When I first started this blog, I was reading romance exclusively. Now, I balance romance with crime and nonfiction, and the occasional classic, or litfic. I like the variety and I tend to have three books going at the same time. I’ve been thinking about what I get from each genre, but mainly been focussing on romance and what it offers a reader, especially because I think it is still maligned in many quarters. There is no one better to show the romance genre’s virtues than Jenny Holiday, one of the masters of contemporary romance. The blend of humour, character growth, and the delightful journey to commitment for her two protagonists are perfectly executed. Though they’re unique, I find similar joy in reading Lucy Parker. The present Holiday volume I consumed, Mermaid Inn, first in the Matchmaker Bay series, adds a magical Canadian small-town setting to the Holiday trail-mix of goodness. In a pandemic panic, I’ll often wake up in the wee hours and reach for a romance to keep the ghosties away. Mermaid Inn kept me company the past three nights and I brought it to a final-page flip this AM with a satisfied sigh.
Eve Abbott reluctantly returns to Moonflower Bay, Ontario, when her Great-Aunt Lucille leaves her the Mermaid Inn. Lucille’s will stipulates Eve must remain in Moonflower Bay for a year before she can sell the inn and return to Toronto. Eve decides to renovate the inn, put it up for sale, and get out of Dodge, avoiding above all, Sawyer Collins, chief of police and the blue-eyed cause of her teen-age heartache.
Eve’s parents sent her to Moonflower Bay in the summer while they worked in Toronto. There, she watched films and enjoyed Lucille’s eccentricity. She fell in love, with Sawyer, and he was her first lover … until she saw him kissing another girl atop a float in the annual Mermaid Parade. Eve never returned to Moonflower Bay after that, going to UofT, grad school, and now up for a dream job as a collections developper librarian. Her plan is to sell the inn and pay off her student debt. Her first day back, however, finds her atop the inn’s roof while “someone” absconds with the ladder (Moonflower aka Matchmaker Bay because of the matchmaking tendencies of its older population; Sawyer and Eve are often the beneficiaries of their efforts). Who comes to the rescue other than the chief of police and former teen heartache, Sawyer.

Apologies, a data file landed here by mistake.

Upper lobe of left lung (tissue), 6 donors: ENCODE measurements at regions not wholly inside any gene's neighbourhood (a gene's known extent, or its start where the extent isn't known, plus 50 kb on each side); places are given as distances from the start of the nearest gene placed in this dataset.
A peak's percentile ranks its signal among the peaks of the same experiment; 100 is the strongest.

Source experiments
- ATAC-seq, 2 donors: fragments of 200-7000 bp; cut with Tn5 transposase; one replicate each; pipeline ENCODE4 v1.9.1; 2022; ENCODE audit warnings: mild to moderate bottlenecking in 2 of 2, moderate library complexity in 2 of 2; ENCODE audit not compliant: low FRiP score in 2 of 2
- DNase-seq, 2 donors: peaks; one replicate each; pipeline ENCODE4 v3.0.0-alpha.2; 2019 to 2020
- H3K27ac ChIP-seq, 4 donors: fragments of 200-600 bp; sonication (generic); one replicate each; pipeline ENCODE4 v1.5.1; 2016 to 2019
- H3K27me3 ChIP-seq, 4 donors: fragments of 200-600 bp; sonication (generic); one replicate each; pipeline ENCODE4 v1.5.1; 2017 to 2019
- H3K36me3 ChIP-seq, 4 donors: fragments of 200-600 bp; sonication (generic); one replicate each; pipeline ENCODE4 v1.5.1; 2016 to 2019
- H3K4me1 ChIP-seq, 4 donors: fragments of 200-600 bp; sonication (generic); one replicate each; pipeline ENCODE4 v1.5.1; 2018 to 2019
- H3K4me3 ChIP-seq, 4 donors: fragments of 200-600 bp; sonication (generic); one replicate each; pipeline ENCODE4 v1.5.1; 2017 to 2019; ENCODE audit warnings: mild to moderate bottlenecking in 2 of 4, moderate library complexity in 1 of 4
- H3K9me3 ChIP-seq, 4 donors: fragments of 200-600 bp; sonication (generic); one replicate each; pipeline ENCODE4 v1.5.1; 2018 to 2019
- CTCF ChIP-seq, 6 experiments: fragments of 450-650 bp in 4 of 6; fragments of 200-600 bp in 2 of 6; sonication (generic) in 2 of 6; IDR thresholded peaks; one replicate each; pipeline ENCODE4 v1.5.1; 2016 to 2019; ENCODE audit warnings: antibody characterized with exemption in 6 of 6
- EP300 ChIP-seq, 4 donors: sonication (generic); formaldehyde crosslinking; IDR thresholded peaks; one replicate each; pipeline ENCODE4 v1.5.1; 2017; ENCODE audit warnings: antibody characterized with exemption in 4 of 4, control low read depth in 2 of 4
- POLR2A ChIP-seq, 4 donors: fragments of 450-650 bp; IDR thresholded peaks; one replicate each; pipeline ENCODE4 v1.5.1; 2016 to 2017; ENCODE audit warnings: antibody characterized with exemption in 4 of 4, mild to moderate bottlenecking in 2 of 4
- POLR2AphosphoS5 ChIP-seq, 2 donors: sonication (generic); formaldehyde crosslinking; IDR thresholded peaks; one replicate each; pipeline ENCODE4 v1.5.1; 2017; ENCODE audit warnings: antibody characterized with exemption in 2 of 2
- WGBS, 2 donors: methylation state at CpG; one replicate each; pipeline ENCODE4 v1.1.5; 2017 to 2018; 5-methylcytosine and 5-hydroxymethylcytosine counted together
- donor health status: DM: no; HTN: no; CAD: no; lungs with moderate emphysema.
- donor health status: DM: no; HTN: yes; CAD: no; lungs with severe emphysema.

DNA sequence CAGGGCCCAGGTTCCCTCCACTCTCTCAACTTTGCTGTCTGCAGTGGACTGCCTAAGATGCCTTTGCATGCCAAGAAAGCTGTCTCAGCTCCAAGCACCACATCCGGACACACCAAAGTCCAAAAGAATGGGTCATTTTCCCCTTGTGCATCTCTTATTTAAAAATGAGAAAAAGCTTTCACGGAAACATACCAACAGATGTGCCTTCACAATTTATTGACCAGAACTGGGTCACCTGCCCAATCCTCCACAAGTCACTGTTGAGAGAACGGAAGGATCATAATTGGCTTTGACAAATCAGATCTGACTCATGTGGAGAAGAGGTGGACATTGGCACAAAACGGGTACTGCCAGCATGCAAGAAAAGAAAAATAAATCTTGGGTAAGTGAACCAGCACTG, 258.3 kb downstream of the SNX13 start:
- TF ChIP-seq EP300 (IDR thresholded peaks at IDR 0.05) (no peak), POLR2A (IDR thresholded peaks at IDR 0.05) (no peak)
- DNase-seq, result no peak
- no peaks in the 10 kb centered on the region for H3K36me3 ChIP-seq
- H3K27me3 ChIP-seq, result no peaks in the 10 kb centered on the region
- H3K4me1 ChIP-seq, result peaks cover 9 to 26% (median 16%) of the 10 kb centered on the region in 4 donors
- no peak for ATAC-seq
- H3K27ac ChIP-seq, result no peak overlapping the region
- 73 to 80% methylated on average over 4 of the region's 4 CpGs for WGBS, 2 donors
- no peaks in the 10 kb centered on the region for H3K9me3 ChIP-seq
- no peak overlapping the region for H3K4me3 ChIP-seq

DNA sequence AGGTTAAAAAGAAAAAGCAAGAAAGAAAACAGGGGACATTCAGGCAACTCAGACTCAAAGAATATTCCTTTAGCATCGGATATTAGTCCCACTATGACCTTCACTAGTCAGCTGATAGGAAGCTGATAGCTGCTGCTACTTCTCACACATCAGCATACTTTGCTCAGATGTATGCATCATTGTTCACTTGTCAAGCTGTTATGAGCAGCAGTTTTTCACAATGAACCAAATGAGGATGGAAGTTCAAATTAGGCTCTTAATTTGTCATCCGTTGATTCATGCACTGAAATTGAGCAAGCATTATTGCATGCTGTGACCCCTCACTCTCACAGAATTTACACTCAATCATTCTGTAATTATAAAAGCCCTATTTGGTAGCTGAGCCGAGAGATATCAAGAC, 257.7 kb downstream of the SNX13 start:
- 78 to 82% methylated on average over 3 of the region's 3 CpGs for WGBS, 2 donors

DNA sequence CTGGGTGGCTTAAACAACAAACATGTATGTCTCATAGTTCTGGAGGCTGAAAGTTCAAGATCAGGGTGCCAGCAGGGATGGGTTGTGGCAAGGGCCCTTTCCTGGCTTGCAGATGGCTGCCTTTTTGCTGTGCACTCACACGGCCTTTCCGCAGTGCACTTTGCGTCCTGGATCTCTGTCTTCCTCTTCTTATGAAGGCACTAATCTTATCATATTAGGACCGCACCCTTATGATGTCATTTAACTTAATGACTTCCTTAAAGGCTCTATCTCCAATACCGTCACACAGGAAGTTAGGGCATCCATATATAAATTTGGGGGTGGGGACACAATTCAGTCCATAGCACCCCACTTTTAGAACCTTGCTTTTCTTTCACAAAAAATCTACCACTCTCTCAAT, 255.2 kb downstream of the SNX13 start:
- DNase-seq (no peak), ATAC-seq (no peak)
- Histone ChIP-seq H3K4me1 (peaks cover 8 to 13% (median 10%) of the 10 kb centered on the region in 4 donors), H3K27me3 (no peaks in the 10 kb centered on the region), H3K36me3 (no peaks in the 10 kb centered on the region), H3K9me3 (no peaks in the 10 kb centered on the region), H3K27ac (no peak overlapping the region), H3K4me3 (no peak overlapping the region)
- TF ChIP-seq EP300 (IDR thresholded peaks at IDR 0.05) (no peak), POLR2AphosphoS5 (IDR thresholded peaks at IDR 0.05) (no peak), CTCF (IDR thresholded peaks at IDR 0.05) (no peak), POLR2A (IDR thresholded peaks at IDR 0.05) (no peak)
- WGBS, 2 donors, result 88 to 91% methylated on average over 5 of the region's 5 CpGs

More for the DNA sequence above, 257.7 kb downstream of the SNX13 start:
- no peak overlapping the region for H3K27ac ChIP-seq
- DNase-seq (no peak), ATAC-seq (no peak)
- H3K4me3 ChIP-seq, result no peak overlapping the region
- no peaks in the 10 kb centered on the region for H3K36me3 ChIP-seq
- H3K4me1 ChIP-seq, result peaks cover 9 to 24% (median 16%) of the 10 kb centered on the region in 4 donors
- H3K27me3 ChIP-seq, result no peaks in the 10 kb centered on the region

Sawyer had reasons why he made sure Eve left Moonflower never to return. Sawyer is a stand-in for the best of the self-sacrificing heroines; really, Betty Neels could have written him as a waif-heroine. Taking sole custody of his then eight-year-old sister to escape their abusive father, Sawyer knew Eve would sacrifice university to stay with him and Clara in Moonflower Bay. Now, still in love with Eve, he wants to help her achieve her inn-goals and be her friend. Eve is furious with Sawyer, but his good-guy tendencies and laser-blue eyes weaken her resolve. “Not not friends” truce turns to friends turns to friends with benefits … which, as we know if we read enough romance, the heart already knows what the body demands, love.
If you love contemporary small-town romance, you’re going to enjoy Holiday’s Mermaid Inn for its familiar touches: funny denizens, stern, loving, protector-hero, the heroine’s funny side-kick friend (Maya, the town’s theatrical entrepreneur, whom I loved, btw), small-town eccentricity and community-feels, the bar/café, etc., with cute names, and the trio of male friends the hero is a part of (sequel-bait).
But there are things Holiday does that are uniquely her own and twist that small-town romance ethos. I loved them. First, Sawyer is a stern, good, funny, and protective as heck, towards Eve and his baby sister Clara (a great character in and of herself). He’s also an emotional wreck. He gets choked up, feels the pangs of empty nest pain when Clara goes to TO for university, and fights back tears when he has to say good-bye. He’s a mess and Eve gets to take care of him. Eve, on the other hand, isn’t much for expressing her emotions, but I loved how Sawyer was and is her weakness, especially in those funny moments when her stern head says one thing and her mouth says another, softer, more loving.
Holiday, however, shows wonderful growth for Eve: giving her a stronger and stronger voice about telling Sawyer what she needs and wants. This translates best in Holiday’s love scenes: adult Sawyer and Eve renegotiate needs and wants and shed teenage tics. I thought the love scenes were some of the novel’s strongest and a great lesson in how to write them and why they’re essential to the romance novel. They showed character and relationship growth. Moreover, how relationships evolve and can be enriching if characters talk to each other were important to Sawyer and Eve, as well as Sawyer to his sister, Eve to her new friend, Maya. And, I love how Holiday, with a nod to female friendship, which romance novels do well more often these days, showed a great dynamic among Sawyer’s friend-group, Jake and Law (glad to see Jake will get his own story in Paradise Cove). Mermaid Inn is a great start to what will prove to be a great series. With Miss Austen, we say Holiday’s Mermaid Inn offers “a mind lively and at ease,” Emma.
Jenny Holiday’s Mermaid Inn is published by Forever Romance. It was released in January and you will do well to get yourself a copy. I received a copy from the publisher.